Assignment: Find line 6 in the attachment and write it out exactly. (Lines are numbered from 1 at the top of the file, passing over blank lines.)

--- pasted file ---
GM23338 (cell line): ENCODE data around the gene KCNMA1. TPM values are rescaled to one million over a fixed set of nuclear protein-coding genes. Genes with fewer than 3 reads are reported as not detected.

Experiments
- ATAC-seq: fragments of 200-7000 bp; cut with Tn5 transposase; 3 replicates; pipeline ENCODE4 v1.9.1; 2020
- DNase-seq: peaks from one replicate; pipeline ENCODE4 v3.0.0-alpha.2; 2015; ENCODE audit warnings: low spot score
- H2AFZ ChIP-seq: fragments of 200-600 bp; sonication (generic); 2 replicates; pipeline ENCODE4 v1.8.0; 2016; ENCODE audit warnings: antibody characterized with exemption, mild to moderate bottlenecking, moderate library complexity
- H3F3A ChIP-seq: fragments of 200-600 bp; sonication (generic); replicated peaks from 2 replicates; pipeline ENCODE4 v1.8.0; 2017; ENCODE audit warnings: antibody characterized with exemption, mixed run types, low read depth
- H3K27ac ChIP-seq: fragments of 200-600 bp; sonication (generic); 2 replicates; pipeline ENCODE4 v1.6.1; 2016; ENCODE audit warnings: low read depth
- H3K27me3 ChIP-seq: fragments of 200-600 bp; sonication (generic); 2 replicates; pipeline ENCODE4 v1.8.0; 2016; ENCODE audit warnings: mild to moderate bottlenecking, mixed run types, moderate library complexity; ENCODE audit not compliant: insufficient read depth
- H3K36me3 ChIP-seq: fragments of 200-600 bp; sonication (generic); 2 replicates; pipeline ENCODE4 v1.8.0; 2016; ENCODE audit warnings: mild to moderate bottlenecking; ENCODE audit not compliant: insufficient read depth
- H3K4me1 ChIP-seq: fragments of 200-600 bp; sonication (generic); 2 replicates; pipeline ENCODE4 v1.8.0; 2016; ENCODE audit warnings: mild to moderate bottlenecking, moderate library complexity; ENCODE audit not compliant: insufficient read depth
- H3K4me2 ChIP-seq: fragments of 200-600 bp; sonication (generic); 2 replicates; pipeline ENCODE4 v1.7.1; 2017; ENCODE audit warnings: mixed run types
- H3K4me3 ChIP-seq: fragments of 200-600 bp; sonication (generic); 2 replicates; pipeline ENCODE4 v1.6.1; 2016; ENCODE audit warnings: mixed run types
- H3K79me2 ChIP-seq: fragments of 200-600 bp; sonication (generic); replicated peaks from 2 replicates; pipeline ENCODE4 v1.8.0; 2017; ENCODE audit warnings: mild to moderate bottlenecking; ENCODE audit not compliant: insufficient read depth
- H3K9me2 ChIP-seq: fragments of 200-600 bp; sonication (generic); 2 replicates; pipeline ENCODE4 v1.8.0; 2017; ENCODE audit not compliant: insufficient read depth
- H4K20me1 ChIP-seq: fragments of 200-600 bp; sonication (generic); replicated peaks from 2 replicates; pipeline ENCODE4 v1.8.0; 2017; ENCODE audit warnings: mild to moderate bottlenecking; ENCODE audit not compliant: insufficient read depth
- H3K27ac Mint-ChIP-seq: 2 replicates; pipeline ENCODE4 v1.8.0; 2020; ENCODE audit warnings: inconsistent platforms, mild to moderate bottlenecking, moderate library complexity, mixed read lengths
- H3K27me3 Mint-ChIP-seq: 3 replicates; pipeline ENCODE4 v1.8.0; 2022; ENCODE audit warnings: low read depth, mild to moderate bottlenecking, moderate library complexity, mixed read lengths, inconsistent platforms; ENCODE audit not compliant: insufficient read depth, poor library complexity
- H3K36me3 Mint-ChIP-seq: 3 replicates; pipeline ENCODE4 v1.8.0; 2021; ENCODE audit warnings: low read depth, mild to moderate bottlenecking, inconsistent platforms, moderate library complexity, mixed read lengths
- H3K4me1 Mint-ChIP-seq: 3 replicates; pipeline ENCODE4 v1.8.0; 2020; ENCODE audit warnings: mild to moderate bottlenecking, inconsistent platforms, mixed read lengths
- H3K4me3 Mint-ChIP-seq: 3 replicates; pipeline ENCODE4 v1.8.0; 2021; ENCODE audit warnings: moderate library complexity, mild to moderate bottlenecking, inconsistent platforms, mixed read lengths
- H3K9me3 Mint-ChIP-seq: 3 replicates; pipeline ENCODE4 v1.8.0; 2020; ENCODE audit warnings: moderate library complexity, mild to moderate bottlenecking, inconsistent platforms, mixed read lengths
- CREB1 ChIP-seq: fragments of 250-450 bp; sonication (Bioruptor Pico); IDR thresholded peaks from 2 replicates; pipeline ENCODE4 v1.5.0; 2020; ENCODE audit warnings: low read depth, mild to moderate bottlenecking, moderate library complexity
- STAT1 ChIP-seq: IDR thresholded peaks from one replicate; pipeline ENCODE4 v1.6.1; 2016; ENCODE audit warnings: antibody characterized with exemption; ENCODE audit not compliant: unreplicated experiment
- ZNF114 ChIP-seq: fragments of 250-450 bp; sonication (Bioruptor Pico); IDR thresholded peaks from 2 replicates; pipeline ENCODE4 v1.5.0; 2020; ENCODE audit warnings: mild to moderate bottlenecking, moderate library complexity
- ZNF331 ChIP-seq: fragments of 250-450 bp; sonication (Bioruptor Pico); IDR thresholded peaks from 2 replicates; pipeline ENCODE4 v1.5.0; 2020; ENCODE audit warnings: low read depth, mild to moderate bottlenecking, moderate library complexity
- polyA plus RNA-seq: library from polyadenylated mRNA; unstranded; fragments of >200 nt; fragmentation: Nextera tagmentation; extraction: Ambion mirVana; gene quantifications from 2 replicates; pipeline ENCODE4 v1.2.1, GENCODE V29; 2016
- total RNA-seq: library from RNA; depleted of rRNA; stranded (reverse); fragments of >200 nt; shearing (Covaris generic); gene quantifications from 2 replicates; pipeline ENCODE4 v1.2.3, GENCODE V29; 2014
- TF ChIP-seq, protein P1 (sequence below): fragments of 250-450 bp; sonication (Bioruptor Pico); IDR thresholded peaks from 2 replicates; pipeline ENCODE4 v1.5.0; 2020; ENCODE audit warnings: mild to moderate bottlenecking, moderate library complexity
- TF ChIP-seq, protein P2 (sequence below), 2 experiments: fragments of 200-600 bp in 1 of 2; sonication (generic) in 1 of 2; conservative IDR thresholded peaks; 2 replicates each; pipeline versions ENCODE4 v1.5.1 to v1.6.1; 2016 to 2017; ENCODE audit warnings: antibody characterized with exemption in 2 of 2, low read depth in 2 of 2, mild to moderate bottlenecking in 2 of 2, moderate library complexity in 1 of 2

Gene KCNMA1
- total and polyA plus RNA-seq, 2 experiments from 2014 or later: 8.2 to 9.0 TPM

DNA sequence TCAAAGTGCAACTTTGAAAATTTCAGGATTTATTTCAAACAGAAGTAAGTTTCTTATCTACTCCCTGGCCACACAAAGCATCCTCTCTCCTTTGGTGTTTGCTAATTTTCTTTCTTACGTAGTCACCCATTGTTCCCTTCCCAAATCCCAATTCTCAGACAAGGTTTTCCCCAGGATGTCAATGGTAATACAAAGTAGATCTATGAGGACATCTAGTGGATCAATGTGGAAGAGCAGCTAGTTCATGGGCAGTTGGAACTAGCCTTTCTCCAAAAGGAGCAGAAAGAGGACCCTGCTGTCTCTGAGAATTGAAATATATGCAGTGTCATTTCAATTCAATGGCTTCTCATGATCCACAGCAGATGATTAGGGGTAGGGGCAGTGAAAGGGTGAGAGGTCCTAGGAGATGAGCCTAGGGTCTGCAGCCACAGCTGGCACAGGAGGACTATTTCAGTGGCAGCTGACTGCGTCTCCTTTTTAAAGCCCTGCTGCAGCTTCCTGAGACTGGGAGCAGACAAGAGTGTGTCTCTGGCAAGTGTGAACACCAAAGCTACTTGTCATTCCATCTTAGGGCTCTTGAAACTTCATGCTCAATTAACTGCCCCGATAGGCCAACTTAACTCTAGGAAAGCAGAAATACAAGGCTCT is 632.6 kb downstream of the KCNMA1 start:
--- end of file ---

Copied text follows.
- H3F3A ChIP-seq: fragments of 200-600 bp; sonication (generic); replicated peaks from 2 replicates; pipeline ENCODE4 v1.8.0; 2017; ENCODE audit warnings: antibody characterized with exemption, mixed run types, low read depth